Studies utilizing positron emission tomography (PET) have found during tasks that invoke disfluent speech, people who stutter show hypoactivity in cortical areas associated with language processing, such as Broca's area, but hyperactivity in areas associated with motor function. One such study that evaluated the stutter period found that there was over activation in the cerebrum and cerebellum, and relative deactivation of the left hemisphere auditory areas and frontal temporal regions.
Other mechanisms, however, may take place at the central level after peripheral nerve damage. The loss of afferent signals induces functional changes in dorsal horn neurons. A decrease in the large fiber input decreases the activity of interneurons inhibiting nociceptive neurons i.e. loss of afferent inhibition. Hypoactivity of the descending antinociceptive systems or loss of descending inhibition may be another factor. With the loss of neuronal input (deafferentation) the STT neurons begin to fire spontaneously, a phenomenon designated "deafferentation hypersensitivity."
A similar model termed "the limbic cortical model" has been proposed involving hyperactivity of ventral paralimbic regions and hypoactivity of dorsal limbic and prefrontal regions. This model and another termed "the cortical striatal model", consisting of abnormalities in the prefrontal cortex, orbitofrontal cortex, anterior cingulate cortex, caudate, putamen and globus pallidus, has been supported by more recent literature. The authors cited study bias, and lack of specificity of inclusion criteria and limiting factors.
Many of the obstacles that individuals with ASD face in terms of facial processing may be derived from abnormalities in the fusiform face area and amygdala, which have been shown to be important in face perception as discussed above. Typically, the fusiform face area in individuals with ASD has reduced volume compared to normally developed persons. This volume reduction has been attributed to deviant amygdala activity that does not flag faces as emotionally salient and thus decreases activation levels of the fusiform face area. This hypoactivity in the fusiform face area has been found in several studies.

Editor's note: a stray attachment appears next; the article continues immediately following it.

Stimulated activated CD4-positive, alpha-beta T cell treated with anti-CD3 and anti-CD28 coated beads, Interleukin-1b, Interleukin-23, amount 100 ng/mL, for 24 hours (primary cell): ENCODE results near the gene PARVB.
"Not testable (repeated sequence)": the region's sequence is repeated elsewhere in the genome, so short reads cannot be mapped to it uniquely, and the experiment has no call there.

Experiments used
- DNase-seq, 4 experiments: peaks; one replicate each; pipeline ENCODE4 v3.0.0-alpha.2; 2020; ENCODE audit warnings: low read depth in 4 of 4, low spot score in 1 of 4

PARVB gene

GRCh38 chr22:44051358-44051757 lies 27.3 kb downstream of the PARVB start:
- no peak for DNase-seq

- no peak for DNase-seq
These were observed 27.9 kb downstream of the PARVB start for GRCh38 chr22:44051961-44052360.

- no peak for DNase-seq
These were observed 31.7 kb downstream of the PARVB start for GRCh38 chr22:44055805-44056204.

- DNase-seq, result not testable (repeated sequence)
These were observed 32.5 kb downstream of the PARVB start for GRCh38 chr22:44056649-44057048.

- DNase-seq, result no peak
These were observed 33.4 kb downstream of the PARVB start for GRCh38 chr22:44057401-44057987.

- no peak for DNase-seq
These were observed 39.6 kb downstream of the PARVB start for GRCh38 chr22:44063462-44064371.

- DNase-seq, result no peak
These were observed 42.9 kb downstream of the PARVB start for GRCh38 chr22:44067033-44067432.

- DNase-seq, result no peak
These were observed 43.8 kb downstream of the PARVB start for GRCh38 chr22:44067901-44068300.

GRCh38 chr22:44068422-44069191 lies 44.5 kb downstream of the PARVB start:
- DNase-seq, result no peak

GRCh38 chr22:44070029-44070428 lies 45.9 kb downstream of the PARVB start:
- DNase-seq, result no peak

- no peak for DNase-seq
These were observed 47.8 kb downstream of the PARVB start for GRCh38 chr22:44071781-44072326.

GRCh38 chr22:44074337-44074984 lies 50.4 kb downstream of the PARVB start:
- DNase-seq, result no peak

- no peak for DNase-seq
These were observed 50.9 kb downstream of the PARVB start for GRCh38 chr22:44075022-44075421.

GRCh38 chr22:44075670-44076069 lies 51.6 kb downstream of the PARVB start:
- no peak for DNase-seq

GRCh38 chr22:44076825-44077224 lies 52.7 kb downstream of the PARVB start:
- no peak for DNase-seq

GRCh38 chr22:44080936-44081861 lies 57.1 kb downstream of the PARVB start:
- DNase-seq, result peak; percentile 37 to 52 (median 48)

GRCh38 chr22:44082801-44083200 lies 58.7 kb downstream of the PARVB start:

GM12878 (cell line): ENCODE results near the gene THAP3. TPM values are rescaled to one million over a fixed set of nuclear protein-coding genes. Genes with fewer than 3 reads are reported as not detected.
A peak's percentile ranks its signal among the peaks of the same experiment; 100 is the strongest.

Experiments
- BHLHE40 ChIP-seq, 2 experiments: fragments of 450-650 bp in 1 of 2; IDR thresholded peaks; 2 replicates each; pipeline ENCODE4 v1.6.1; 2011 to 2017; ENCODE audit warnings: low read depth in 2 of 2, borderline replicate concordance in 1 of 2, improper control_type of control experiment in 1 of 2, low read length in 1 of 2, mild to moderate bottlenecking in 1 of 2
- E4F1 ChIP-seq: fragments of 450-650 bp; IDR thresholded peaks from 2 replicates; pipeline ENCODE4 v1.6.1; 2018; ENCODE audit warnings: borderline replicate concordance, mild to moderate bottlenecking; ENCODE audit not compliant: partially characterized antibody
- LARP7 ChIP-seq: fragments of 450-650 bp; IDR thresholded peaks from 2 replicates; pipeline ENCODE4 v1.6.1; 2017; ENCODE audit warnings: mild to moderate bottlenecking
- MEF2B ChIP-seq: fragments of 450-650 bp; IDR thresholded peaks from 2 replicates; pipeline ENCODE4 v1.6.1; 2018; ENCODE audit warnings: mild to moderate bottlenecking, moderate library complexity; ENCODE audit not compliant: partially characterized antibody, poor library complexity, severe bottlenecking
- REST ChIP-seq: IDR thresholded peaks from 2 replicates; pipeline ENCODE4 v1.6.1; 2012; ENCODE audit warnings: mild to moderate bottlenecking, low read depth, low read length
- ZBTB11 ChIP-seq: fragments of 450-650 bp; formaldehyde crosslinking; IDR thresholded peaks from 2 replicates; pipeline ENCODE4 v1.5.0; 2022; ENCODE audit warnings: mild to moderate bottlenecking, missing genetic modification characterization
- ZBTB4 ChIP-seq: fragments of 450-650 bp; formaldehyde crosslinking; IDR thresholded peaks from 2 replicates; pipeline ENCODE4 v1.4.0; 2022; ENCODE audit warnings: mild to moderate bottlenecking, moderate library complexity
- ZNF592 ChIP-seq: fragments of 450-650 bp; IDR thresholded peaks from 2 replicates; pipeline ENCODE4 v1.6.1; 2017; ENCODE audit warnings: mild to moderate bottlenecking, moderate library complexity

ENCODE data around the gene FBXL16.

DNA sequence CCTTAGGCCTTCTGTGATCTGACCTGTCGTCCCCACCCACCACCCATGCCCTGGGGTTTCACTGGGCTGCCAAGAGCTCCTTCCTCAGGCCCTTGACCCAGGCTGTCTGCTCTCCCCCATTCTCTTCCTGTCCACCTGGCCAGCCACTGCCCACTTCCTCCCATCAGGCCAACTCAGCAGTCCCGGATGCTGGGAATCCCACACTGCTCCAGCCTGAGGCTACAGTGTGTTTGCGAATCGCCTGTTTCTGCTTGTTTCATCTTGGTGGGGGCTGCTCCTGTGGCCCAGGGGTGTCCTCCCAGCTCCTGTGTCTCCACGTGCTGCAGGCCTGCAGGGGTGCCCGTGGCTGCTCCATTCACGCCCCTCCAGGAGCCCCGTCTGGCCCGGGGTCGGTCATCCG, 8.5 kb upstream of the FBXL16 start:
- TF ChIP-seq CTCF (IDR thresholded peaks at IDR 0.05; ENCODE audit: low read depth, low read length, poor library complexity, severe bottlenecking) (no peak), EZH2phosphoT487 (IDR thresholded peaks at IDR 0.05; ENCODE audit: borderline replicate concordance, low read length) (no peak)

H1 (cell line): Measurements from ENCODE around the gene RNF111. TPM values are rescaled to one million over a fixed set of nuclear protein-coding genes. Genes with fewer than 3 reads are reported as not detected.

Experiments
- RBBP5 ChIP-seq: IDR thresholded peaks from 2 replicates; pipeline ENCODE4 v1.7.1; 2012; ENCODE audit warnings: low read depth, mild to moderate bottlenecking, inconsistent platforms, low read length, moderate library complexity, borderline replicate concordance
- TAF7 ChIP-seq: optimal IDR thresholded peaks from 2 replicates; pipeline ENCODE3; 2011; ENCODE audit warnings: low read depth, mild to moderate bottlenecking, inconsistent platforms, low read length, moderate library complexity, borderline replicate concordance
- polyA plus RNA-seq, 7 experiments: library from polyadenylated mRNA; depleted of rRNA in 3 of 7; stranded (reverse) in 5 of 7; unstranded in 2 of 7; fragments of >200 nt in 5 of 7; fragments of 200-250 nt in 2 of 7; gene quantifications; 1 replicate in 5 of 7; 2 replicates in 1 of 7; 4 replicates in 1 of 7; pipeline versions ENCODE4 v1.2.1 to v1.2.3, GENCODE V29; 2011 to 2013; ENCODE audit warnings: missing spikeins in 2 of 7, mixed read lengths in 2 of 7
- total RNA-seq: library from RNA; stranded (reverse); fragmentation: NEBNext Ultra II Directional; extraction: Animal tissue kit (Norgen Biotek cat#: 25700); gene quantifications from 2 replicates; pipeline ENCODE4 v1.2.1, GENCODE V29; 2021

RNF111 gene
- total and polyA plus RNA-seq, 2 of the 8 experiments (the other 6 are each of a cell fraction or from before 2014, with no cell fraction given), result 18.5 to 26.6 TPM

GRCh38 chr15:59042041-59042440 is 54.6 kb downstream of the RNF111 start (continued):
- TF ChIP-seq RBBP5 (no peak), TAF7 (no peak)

In addition to the 5-HT receptor, buspirone is a weak antagonist of the dopamine D receptor, with approximately 15-fold lower affinity for this receptor relative to the 5-HT receptor. It preferentially blocks inhibitory presynaptic D autoreceptors, and antagonizes postsynaptic D receptors only at higher doses. In accordance, buspirone has been found to increase dopaminergic neurotransmission in the nigrostriatal pathway at low doses, whereas at higher doses, postsynaptic D receptors are blocked and antidopaminergic effects such as hypoactivity and reduced stereotypy, though notably not catalepsy, are observed in animals.
Studies of emotional processing in patients with MDD show various biases such as a tendency to rate happy faces more negatively. Functional neuroimaging has demonstrated hyperactivity of various brain regions in response to negative emotional stimuli, and hypoactivity in response to positive stimuli. Patients also showed decreased activity in the left dorsolateral prefrontal cortex in response to negative stimuli. Depressed people have impaired recognition of happy, angry, disgusted, fearful and surprised faces, but not of sad faces. The therapeutic lag of antidepressants has been suggested to be a result of antidepressants modifying emotional processing leading to mood changes. The observation that both acute and subchronic SSRI administration increases response to positive faces.
mCPP's strongest actions are at the 5-HT and 5-HT receptors and its discriminative cue is mediated primarily by 5-HT. Its negative effects such as anxiety, headaches, and appetite loss are likely mediated by its actions on the 5-HT receptor, whereas its psychedelic effects at high doses are caused by 5-HT activation. However, there is also evidence for mCPP antagonism of the 5-HT receptor, suggesting an indirect mechanism for the drug's psychedelic effects. Other effects of mCPP include nausea, hypoactivity, and penile erection, the latter two the result of increased 5-HT activity and the former likely via 5-HT stimulation.
Changes may also be associated with neuroplasticity, synaptic functionality and voltage gated calcium channels. Increased magnitude of hyperpolarization, possibly a result of dysfunctional calcium regulation, leads to decreased firing rate of neurons and decrease plasticity. This effect is particularly pronounced in the hippocampus of aged animals, and may be an important contributor to age associated memory deficits. The hyperpolarization of a neuron can be divided into three stages, the fast, medium and slow hyperpolarization. In aged neurons, the medium and slow hyperpolarization phases involving the opening of calcium dependent potassium channels appears to be prolonged. The prolonging of this phase has been hypothesized to be a result of deregulated calcium and hypoactivity of cholinergic, dopaminergic, serotonergic and glutaminergic pathways.